- pelvic pain
- abnormal vaginal bleeding
- vaginal bleeding during or after sexual intercourse
- persistent abdominal swelling or bloating
- unintended weight gain or loss
- persistent bowel changes, like diarrhea or constipation
Reduce your HPV risk: Human Papilloma Virus (HPV) is a common sexually transmitted virus that has been linked to a number of different cancers. Virtually all cervical cancers are caused by HPV infections, with just two HPV types, 16 and 18, responsible for about 70 percent of all cases. Types 16 and 18 have also been found to cause close to half of vaginal, vulvar, and penile cancers (More info on the link between HPV and cancer can be found here.)
Get a regular Pap smear. Getting a regular Pap smear is a highly effective way to reduce your risk of cervical cancer. The Pap smear is a simple test that can detect abnormal cervical changes long before they become cancerous. The key to the effectiveness of the Pap smear is having it done regularly. How often you need a Pap smear varies from woman to woman, based on age, previous pap smear results, and your cervical cancer risk factor.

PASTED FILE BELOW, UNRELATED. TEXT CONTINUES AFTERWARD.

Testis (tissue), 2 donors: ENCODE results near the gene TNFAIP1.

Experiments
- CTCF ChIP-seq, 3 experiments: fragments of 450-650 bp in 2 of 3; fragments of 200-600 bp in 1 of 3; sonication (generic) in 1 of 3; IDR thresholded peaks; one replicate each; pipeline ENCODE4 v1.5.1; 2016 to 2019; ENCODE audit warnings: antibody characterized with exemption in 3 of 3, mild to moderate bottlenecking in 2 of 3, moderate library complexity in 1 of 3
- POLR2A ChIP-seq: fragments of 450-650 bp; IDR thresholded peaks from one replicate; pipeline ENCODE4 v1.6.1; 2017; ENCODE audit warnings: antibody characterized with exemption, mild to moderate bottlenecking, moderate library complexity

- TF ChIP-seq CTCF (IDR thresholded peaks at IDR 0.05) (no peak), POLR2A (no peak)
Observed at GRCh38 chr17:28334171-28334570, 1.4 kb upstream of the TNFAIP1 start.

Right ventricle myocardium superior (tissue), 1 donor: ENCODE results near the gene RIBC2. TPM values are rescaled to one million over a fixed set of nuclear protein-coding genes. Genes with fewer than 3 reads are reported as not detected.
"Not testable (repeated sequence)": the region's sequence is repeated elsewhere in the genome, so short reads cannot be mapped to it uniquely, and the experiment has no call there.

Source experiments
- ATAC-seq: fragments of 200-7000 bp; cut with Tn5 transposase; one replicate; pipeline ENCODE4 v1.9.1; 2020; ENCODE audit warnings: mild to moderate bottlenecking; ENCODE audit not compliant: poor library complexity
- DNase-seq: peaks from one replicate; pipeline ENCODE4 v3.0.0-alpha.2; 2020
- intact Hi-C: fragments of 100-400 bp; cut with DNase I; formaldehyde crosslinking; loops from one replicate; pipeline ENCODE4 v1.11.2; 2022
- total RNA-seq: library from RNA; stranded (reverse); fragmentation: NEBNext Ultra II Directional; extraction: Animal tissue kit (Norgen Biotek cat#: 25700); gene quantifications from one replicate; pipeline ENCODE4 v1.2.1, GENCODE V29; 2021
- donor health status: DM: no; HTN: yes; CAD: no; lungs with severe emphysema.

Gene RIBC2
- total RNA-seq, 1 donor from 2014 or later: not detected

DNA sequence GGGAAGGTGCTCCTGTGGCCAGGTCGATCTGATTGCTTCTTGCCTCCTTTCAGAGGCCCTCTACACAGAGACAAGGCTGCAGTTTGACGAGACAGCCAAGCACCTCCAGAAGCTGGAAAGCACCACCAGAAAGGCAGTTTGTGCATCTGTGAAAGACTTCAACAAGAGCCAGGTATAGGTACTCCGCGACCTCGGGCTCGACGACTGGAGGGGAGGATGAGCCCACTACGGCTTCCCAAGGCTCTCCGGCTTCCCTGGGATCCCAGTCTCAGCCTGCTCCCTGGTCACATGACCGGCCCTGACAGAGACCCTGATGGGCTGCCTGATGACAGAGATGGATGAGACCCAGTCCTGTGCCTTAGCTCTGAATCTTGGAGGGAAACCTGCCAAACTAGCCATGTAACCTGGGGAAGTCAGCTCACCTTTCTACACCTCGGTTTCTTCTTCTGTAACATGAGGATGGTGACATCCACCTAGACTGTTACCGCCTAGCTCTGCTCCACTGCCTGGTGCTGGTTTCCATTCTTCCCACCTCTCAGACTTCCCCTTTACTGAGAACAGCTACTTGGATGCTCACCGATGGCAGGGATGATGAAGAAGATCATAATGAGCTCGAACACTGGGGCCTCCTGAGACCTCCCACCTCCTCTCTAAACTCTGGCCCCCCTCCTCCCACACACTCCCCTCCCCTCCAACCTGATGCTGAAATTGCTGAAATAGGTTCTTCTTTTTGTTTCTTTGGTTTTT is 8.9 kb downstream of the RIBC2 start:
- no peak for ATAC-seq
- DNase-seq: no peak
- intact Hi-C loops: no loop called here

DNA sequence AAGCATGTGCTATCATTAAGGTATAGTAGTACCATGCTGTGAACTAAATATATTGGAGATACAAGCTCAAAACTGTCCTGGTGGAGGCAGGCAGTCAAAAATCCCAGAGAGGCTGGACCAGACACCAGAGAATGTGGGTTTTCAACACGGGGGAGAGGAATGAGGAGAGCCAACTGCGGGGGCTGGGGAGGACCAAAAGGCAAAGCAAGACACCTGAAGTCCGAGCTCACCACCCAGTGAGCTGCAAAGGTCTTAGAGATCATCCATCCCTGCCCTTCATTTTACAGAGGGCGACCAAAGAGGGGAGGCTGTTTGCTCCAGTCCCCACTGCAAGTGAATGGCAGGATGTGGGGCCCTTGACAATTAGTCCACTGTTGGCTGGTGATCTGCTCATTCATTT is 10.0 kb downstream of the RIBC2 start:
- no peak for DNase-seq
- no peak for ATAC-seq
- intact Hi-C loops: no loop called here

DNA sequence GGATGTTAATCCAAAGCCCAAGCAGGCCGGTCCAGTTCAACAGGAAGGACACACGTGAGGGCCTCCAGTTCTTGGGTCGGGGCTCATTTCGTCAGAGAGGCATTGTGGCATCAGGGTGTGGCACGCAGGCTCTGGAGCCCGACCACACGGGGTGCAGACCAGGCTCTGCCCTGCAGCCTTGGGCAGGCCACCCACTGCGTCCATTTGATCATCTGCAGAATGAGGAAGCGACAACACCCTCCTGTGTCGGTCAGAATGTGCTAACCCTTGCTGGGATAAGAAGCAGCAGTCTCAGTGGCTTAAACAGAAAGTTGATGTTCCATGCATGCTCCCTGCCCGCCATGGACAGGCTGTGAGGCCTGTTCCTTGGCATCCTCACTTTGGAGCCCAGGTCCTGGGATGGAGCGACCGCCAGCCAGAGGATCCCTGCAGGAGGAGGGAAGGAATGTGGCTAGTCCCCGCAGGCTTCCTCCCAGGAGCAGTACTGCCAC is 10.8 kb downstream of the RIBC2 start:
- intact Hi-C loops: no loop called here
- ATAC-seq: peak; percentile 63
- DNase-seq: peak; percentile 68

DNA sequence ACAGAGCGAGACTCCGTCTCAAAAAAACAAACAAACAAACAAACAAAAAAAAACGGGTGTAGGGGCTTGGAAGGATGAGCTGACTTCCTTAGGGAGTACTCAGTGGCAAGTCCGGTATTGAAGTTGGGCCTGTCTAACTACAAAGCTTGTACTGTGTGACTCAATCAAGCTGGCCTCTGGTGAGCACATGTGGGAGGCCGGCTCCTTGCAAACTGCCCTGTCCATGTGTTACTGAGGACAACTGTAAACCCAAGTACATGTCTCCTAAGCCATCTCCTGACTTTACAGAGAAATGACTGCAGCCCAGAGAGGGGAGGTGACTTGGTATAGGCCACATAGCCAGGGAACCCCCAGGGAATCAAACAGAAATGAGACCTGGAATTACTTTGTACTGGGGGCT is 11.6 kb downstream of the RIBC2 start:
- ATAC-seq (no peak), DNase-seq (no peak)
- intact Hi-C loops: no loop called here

Avoid smoking. We know that tobacco use increases the risk of both ovarian and cervical cancers, in addition to the numerous other non-gynecologic types research has found a link to. In addition, it is linked to a growing list of non-cancerous diseases and conditions. The evidence is clear - if you don't smoke, don't start... and if you do, quit.
Some information used in this article was found here.